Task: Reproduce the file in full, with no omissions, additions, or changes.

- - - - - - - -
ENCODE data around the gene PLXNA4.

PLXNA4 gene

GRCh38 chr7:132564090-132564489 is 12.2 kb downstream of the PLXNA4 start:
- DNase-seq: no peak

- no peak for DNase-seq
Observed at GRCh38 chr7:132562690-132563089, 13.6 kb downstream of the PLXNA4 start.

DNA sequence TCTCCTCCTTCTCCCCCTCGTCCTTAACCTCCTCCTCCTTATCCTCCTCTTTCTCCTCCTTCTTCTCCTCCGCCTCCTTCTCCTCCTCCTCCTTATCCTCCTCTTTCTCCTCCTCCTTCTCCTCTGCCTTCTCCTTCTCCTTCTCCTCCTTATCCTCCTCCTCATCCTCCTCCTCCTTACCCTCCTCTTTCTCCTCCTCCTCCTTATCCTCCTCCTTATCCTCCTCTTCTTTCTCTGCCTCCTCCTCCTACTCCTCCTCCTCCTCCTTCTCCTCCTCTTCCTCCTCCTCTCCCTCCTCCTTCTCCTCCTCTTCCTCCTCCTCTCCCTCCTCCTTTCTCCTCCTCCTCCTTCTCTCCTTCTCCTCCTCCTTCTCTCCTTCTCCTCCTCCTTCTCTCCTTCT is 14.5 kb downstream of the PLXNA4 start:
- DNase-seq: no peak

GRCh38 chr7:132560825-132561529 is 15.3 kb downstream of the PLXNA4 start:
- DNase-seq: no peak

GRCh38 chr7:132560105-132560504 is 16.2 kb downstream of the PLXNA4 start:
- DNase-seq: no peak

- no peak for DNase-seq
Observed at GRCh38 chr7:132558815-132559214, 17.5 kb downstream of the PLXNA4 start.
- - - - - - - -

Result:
ENCODE data around the gene PLXNA4.

PLXNA4 gene

GRCh38 chr7:132564090-132564489 is 12.2 kb downstream of the PLXNA4 start:
- DNase-seq: no peak

- no peak for DNase-seq
Observed at GRCh38 chr7:132562690-132563089, 13.6 kb downstream of the PLXNA4 start.

DNA sequence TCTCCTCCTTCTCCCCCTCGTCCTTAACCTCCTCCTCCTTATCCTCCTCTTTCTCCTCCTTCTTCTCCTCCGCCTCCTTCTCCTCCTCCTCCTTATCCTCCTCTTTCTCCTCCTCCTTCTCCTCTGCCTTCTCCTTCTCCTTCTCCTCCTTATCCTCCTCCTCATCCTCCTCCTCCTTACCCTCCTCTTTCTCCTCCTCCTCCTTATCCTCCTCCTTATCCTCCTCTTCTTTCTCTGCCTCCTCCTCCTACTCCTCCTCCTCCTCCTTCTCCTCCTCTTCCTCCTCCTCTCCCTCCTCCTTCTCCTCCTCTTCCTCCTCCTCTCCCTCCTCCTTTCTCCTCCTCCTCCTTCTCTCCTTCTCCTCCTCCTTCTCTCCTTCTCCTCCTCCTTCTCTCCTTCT is 14.5 kb downstream of the PLXNA4 start:
- DNase-seq: no peak

GRCh38 chr7:132560825-132561529 is 15.3 kb downstream of the PLXNA4 start:
- DNase-seq: no peak

GRCh38 chr7:132560105-132560504 is 16.2 kb downstream of the PLXNA4 start:
- DNase-seq: no peak

- no peak for DNase-seq
Observed at GRCh38 chr7:132558815-132559214, 17.5 kb downstream of the PLXNA4 start.